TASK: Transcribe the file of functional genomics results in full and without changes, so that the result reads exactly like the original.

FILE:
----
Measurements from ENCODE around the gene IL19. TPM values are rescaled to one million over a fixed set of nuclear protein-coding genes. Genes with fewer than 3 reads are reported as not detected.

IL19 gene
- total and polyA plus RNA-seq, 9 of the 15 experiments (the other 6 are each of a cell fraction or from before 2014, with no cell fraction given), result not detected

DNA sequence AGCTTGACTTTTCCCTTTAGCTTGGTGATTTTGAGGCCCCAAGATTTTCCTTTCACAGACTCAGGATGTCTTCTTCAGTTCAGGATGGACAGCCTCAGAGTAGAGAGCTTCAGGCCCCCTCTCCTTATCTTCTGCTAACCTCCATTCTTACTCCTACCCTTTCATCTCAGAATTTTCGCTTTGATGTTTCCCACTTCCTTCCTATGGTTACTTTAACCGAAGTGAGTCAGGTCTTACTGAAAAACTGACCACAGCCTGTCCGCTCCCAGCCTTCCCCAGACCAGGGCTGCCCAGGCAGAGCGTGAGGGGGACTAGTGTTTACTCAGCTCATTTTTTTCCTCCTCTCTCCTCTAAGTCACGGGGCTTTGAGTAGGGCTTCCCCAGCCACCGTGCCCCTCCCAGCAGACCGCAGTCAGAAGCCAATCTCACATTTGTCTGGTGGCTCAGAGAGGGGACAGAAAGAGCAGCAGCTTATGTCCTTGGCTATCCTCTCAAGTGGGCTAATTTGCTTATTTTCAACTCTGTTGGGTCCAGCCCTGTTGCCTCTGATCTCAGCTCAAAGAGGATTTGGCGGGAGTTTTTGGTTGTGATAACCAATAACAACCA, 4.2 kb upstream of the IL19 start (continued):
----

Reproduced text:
Measurements from ENCODE around the gene IL19. TPM values are rescaled to one million over a fixed set of nuclear protein-coding genes. Genes with fewer than 3 reads are reported as not detected.

IL19 gene
- total and polyA plus RNA-seq, 9 of the 15 experiments (the other 6 are each of a cell fraction or from before 2014, with no cell fraction given), result not detected

DNA sequence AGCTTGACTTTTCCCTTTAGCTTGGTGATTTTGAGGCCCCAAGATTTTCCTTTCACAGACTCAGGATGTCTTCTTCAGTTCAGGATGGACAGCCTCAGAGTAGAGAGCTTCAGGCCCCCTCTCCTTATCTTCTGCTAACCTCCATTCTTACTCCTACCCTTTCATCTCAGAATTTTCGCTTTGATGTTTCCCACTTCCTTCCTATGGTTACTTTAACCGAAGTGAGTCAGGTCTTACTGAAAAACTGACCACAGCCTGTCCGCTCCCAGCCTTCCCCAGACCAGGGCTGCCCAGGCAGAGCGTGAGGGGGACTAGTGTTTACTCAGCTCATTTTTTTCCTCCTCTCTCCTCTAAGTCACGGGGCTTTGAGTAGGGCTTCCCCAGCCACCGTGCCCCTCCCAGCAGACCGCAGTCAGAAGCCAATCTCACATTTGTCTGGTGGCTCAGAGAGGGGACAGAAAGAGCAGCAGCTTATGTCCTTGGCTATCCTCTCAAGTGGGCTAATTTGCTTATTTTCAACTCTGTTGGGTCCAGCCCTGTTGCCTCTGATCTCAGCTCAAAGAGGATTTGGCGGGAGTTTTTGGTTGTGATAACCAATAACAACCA, 4.2 kb upstream of the IL19 start (continued):